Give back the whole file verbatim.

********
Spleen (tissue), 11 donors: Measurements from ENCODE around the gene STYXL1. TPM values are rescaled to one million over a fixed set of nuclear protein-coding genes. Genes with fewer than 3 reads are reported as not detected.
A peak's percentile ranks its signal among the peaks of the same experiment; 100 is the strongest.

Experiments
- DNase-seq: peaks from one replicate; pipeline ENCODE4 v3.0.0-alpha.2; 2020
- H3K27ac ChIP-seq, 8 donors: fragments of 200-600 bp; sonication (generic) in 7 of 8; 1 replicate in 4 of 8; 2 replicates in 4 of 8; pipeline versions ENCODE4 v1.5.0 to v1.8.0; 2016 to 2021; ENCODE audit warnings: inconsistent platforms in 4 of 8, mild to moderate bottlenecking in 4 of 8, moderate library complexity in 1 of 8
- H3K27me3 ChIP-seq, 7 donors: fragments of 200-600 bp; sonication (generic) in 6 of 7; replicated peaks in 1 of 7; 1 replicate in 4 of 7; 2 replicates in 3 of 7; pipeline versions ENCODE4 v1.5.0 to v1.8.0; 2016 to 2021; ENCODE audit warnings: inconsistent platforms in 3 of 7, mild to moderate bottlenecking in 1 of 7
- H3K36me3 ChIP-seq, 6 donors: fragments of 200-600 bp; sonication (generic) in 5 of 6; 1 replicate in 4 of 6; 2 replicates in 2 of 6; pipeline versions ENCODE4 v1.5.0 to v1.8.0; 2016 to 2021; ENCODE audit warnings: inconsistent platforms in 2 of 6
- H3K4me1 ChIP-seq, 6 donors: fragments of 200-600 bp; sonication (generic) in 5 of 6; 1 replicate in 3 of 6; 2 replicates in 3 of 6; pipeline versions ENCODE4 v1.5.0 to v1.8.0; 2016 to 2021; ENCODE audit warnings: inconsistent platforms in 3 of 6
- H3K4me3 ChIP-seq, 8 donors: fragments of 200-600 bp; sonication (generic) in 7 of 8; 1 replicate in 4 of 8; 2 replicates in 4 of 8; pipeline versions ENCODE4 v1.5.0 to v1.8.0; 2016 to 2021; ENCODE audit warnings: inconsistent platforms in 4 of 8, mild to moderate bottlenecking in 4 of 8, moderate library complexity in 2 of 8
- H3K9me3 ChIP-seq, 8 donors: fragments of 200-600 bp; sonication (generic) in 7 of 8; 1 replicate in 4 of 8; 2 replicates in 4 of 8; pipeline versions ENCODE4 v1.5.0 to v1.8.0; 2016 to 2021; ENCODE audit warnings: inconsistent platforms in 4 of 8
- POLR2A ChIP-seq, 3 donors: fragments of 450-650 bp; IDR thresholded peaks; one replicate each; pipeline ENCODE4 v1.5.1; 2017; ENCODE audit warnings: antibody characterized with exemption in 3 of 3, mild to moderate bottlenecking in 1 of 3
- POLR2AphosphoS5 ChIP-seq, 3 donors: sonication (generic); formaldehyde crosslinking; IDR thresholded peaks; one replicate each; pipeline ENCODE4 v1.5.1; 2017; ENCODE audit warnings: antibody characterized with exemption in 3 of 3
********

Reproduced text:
Spleen (tissue), 11 donors: Measurements from ENCODE around the gene STYXL1. TPM values are rescaled to one million over a fixed set of nuclear protein-coding genes. Genes with fewer than 3 reads are reported as not detected.
A peak's percentile ranks its signal among the peaks of the same experiment; 100 is the strongest.

Experiments
- DNase-seq: peaks from one replicate; pipeline ENCODE4 v3.0.0-alpha.2; 2020
- H3K27ac ChIP-seq, 8 donors: fragments of 200-600 bp; sonication (generic) in 7 of 8; 1 replicate in 4 of 8; 2 replicates in 4 of 8; pipeline versions ENCODE4 v1.5.0 to v1.8.0; 2016 to 2021; ENCODE audit warnings: inconsistent platforms in 4 of 8, mild to moderate bottlenecking in 4 of 8, moderate library complexity in 1 of 8
- H3K27me3 ChIP-seq, 7 donors: fragments of 200-600 bp; sonication (generic) in 6 of 7; replicated peaks in 1 of 7; 1 replicate in 4 of 7; 2 replicates in 3 of 7; pipeline versions ENCODE4 v1.5.0 to v1.8.0; 2016 to 2021; ENCODE audit warnings: inconsistent platforms in 3 of 7, mild to moderate bottlenecking in 1 of 7
- H3K36me3 ChIP-seq, 6 donors: fragments of 200-600 bp; sonication (generic) in 5 of 6; 1 replicate in 4 of 6; 2 replicates in 2 of 6; pipeline versions ENCODE4 v1.5.0 to v1.8.0; 2016 to 2021; ENCODE audit warnings: inconsistent platforms in 2 of 6
- H3K4me1 ChIP-seq, 6 donors: fragments of 200-600 bp; sonication (generic) in 5 of 6; 1 replicate in 3 of 6; 2 replicates in 3 of 6; pipeline versions ENCODE4 v1.5.0 to v1.8.0; 2016 to 2021; ENCODE audit warnings: inconsistent platforms in 3 of 6
- H3K4me3 ChIP-seq, 8 donors: fragments of 200-600 bp; sonication (generic) in 7 of 8; 1 replicate in 4 of 8; 2 replicates in 4 of 8; pipeline versions ENCODE4 v1.5.0 to v1.8.0; 2016 to 2021; ENCODE audit warnings: inconsistent platforms in 4 of 8, mild to moderate bottlenecking in 4 of 8, moderate library complexity in 2 of 8
- H3K9me3 ChIP-seq, 8 donors: fragments of 200-600 bp; sonication (generic) in 7 of 8; 1 replicate in 4 of 8; 2 replicates in 4 of 8; pipeline versions ENCODE4 v1.5.0 to v1.8.0; 2016 to 2021; ENCODE audit warnings: inconsistent platforms in 4 of 8
- POLR2A ChIP-seq, 3 donors: fragments of 450-650 bp; IDR thresholded peaks; one replicate each; pipeline ENCODE4 v1.5.1; 2017; ENCODE audit warnings: antibody characterized with exemption in 3 of 3, mild to moderate bottlenecking in 1 of 3
- POLR2AphosphoS5 ChIP-seq, 3 donors: sonication (generic); formaldehyde crosslinking; IDR thresholded peaks; one replicate each; pipeline ENCODE4 v1.5.1; 2017; ENCODE audit warnings: antibody characterized with exemption in 3 of 3